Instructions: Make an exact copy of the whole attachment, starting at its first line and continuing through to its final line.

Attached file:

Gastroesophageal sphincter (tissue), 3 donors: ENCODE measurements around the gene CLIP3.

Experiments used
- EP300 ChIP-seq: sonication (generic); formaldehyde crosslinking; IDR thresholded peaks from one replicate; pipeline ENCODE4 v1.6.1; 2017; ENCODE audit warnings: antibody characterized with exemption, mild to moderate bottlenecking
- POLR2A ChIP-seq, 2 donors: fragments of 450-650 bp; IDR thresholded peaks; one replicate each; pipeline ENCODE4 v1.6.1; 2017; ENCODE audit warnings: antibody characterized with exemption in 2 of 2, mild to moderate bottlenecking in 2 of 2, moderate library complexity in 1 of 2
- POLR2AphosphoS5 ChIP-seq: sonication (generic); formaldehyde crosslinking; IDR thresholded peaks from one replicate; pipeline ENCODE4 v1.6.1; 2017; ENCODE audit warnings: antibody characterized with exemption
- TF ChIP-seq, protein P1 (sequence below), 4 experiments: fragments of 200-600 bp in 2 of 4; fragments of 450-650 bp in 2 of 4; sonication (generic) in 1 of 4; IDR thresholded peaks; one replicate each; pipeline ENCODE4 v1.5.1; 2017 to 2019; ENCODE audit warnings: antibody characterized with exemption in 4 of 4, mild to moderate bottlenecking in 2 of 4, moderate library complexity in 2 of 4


Gastroesophageal sphincter (tissue), 3 donors: ENCODE measurements around the gene CLIP3.

Experiments used
- EP300 ChIP-seq: sonication (generic); formaldehyde crosslinking; IDR thresholded peaks from one replicate; pipeline ENCODE4 v1.6.1; 2017; ENCODE audit warnings: antibody characterized with exemption, mild to moderate bottlenecking
- POLR2A ChIP-seq, 2 donors: fragments of 450-650 bp; IDR thresholded peaks; one replicate each; pipeline ENCODE4 v1.6.1; 2017; ENCODE audit warnings: antibody characterized with exemption in 2 of 2, mild to moderate bottlenecking in 2 of 2, moderate library complexity in 1 of 2
- POLR2AphosphoS5 ChIP-seq: sonication (generic); formaldehyde crosslinking; IDR thresholded peaks from one replicate; pipeline ENCODE4 v1.6.1; 2017; ENCODE audit warnings: antibody characterized with exemption
- TF ChIP-seq, protein P1 (sequence below), 4 experiments: fragments of 200-600 bp in 2 of 4; fragments of 450-650 bp in 2 of 4; sonication (generic) in 1 of 4; IDR thresholded peaks; one replicate each; pipeline ENCODE4 v1.5.1; 2017 to 2019; ENCODE audit warnings: antibody characterized with exemption in 4 of 4, mild to moderate bottlenecking in 2 of 4, moderate library complexity in 2 of 4